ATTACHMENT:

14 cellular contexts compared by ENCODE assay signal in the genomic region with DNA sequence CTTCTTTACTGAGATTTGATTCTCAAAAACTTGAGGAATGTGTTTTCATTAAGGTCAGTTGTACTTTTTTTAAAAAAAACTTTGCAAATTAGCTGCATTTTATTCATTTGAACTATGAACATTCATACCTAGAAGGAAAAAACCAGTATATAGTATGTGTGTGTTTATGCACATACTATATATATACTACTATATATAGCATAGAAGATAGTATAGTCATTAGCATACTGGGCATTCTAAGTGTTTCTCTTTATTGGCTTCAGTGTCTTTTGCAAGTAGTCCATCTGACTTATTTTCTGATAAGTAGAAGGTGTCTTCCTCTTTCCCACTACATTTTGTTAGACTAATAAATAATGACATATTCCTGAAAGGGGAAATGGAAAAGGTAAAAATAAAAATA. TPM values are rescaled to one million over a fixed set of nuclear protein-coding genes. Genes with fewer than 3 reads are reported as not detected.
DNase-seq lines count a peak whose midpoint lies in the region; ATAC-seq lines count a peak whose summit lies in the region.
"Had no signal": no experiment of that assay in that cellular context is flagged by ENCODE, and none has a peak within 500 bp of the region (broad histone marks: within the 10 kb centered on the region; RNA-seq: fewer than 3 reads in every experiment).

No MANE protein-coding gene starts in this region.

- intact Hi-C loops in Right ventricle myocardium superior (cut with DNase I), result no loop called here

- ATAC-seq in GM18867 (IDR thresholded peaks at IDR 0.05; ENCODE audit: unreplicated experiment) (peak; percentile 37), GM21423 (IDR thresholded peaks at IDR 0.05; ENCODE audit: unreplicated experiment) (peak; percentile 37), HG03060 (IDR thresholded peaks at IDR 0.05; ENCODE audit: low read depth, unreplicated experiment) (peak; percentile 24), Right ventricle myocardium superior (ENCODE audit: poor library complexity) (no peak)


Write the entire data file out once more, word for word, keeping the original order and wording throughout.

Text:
14 cellular contexts compared by ENCODE assay signal in the genomic region with DNA sequence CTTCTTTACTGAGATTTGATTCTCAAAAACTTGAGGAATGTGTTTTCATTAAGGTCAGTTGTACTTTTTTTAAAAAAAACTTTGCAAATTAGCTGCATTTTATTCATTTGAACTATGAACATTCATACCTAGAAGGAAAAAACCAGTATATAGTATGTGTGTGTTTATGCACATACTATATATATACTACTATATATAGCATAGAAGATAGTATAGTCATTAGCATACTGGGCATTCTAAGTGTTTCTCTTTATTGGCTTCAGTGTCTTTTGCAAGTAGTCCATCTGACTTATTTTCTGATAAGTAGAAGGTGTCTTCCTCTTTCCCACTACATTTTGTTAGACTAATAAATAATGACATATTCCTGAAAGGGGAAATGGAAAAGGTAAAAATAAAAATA. TPM values are rescaled to one million over a fixed set of nuclear protein-coding genes. Genes with fewer than 3 reads are reported as not detected.
DNase-seq lines count a peak whose midpoint lies in the region; ATAC-seq lines count a peak whose summit lies in the region.
"Had no signal": no experiment of that assay in that cellular context is flagged by ENCODE, and none has a peak within 500 bp of the region (broad histone marks: within the 10 kb centered on the region; RNA-seq: fewer than 3 reads in every experiment).

No MANE protein-coding gene starts in this region.

- intact Hi-C loops in Right ventricle myocardium superior (cut with DNase I), result no loop called here

- ATAC-seq in GM18867 (IDR thresholded peaks at IDR 0.05; ENCODE audit: unreplicated experiment) (peak; percentile 37), GM21423 (IDR thresholded peaks at IDR 0.05; ENCODE audit: unreplicated experiment) (peak; percentile 37), HG03060 (IDR thresholded peaks at IDR 0.05; ENCODE audit: low read depth, unreplicated experiment) (peak; percentile 24), Right ventricle myocardium superior (ENCODE audit: poor library complexity) (no peak)